Sleigh Bells | 10.28.2010

The setting immediately changed to an engrossing dance party, complete with PBR-wielding, middle-class hipster fists pumping in time to hits off of Sleigh Bells’ most recent album, Treats

 

Photos: Bryan J. Sutter

The Firebird, St. Louis

 It was a chilly St. Louis night. I’ve only been to the Firebird a handful of times, as I have slight ochlophobic tendencies (aka, fear of getting stuck in large crowds) that do not fare well at the venue. However, I made an exception to witness what would end up being a mixed bag of a show–equal parts impressive and lackluster–by Sleigh Bells.

In their defense, the lackluster side was mainly out of their control, a result of technical malfunctions both with sound and lighting. Alas, such is the unforeseen pitfall of keeping a majority of your band in a box versus on stage with you. Minus this mid-show hiccup (which regrettably resulted in an anticlimactic downturn in both crowd and stage presence), the show was entertaining.

The audience mostly kept to themselves in the opening hours, but once Sleigh Bells took the stage, the setting immediately changed to an engrossing dance party, complete with PBR-wielding, middle-class hipster fists pumping in time to hits off of Sleigh Bells’ most recent album, Treats.

During the opening numbers, the show’s lighting was quite the spectacle–the kind that makes one wonder if it was designed with the expectation of certain altered states in the audience. The incessant strobing made it difficult to make out much of anything on stage but gave an impressive neo-impressionistic texture. It was a great visual representation to the overall character of the band.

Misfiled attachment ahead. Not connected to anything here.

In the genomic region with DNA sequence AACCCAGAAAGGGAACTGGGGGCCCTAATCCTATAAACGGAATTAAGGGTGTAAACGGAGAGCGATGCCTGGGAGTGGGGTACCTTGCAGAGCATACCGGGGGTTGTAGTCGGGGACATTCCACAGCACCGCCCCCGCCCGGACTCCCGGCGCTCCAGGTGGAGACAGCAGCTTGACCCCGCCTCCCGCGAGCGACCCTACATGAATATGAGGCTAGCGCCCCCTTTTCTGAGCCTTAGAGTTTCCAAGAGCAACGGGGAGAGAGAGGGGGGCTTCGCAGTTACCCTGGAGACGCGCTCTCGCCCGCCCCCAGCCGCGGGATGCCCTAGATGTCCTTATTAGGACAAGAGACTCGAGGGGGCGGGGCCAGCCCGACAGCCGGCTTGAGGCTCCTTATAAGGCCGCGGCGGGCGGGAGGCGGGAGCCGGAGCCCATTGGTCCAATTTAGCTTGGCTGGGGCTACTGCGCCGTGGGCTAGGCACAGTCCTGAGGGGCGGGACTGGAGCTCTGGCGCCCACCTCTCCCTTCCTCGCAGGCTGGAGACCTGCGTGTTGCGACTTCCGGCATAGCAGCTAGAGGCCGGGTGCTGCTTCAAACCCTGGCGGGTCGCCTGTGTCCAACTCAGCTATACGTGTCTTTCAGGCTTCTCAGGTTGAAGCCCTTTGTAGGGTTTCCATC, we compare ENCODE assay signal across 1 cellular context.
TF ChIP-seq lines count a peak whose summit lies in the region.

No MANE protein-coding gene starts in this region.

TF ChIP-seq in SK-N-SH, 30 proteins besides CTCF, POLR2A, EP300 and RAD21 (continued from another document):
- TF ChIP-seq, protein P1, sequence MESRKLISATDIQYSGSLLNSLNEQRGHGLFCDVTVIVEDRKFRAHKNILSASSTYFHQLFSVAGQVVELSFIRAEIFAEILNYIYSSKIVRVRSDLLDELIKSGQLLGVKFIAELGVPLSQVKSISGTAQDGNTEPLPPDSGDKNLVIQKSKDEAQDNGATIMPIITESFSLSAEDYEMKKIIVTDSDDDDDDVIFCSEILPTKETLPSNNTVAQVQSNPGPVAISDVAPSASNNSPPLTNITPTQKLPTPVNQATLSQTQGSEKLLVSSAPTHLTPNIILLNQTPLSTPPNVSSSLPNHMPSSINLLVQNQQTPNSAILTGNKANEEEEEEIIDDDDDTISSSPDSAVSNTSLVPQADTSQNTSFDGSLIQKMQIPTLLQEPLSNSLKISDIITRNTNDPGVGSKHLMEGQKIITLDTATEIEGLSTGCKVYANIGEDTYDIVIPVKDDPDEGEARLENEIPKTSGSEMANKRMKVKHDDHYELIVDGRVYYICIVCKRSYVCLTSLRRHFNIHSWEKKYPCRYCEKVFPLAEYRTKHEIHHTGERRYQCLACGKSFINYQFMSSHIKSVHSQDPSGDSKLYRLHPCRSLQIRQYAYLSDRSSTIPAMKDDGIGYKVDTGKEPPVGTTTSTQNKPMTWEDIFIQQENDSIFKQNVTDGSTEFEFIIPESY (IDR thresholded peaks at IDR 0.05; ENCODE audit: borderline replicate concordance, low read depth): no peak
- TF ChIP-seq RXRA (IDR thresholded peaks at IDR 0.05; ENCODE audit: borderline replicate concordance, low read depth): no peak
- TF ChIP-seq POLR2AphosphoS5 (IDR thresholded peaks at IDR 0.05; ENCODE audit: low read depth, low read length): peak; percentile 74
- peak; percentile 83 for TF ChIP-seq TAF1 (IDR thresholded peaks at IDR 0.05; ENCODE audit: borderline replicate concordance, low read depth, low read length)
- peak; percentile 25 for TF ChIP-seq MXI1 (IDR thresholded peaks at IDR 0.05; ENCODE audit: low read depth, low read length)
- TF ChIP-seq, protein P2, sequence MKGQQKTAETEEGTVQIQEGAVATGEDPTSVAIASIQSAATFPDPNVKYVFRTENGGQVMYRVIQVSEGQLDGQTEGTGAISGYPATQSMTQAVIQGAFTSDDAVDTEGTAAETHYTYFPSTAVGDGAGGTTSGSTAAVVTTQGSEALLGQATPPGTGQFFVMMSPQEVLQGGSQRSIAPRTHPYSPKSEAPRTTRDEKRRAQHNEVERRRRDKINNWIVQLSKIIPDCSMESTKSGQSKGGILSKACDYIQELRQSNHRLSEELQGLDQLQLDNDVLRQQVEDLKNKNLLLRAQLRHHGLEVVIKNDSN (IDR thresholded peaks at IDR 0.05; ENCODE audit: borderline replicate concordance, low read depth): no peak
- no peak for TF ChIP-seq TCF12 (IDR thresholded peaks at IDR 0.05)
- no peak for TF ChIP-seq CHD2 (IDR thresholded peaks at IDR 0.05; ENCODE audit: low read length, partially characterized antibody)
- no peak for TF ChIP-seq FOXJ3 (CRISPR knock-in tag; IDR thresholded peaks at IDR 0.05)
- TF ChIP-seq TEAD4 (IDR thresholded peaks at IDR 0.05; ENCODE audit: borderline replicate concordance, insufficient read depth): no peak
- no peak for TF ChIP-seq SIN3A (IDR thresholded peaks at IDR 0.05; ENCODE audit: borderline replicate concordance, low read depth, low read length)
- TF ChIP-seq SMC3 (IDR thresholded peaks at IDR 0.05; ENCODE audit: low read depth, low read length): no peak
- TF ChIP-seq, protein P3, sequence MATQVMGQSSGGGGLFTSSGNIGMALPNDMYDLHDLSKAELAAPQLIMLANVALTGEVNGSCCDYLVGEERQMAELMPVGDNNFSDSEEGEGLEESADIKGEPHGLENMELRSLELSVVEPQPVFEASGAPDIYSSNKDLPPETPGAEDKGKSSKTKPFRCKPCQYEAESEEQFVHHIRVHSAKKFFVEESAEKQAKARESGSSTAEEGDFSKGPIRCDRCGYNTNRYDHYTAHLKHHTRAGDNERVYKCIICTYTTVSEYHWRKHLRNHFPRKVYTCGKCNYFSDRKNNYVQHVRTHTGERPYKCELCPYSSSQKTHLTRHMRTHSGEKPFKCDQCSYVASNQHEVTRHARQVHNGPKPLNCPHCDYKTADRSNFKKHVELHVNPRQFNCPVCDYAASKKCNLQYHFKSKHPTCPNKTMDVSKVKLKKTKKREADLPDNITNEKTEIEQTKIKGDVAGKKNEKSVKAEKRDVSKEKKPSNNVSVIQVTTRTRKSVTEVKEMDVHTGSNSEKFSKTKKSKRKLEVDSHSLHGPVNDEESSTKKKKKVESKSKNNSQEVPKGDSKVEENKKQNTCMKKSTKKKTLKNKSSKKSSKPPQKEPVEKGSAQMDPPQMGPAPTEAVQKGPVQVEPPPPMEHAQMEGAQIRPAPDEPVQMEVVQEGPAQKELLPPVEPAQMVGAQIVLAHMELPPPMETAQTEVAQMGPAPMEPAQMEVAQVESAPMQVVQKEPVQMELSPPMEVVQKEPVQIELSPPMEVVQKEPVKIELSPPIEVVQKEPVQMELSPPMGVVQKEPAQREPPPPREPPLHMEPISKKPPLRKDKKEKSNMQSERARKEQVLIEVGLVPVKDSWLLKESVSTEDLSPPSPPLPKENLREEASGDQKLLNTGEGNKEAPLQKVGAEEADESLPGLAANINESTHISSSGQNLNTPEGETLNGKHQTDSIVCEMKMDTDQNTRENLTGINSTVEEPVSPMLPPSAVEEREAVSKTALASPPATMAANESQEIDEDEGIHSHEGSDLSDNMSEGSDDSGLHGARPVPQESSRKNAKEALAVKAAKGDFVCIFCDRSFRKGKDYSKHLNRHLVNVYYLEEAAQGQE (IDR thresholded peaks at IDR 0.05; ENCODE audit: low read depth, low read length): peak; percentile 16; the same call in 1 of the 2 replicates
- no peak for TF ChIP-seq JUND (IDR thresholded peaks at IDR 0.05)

If you haven’t heard Sleigh Bells, think M.I.A. on acid. Where M.I.A. revels in what could be termed “jovial chaos,” Sleigh Bells falls more into more of an industrial, slightly angst-ridden place on the noise-pop spectrum. This is not to say that I would token Sleigh Bells as “angsty,” as their sound is fueled much more positively than their industrial musical counterparts. They have defined a very innovative evolutionary hybrid of styles, encompassed in a very exciting and upbeat presentation.

From what I could see (the Firebird stage sadly does not cater very well to those of us under 5’4′), the noise pop duo started with a bang, kicking off the set with a rousing performance of “Tell ‘Em.”  The set was super short, possibly due to the previously mentioned malfunctions. A highlight of the evening was the closing performance of “Crown on the Grown,” during which an audience member adorned with a plastic crown was invited up on stage to lead the crowd in chant of chorus, “Set that crown on the ground.”

Unfortunately, we were sent home quickly thereafter with a very abrupt goodbye from the band and a promise to give us a better show next time.Given all the annoyance that technical problems can bring, Sleigh Bells handled the setbacks very well. Hopefully next time around they will live up to their promise. | Sheila Shahpari

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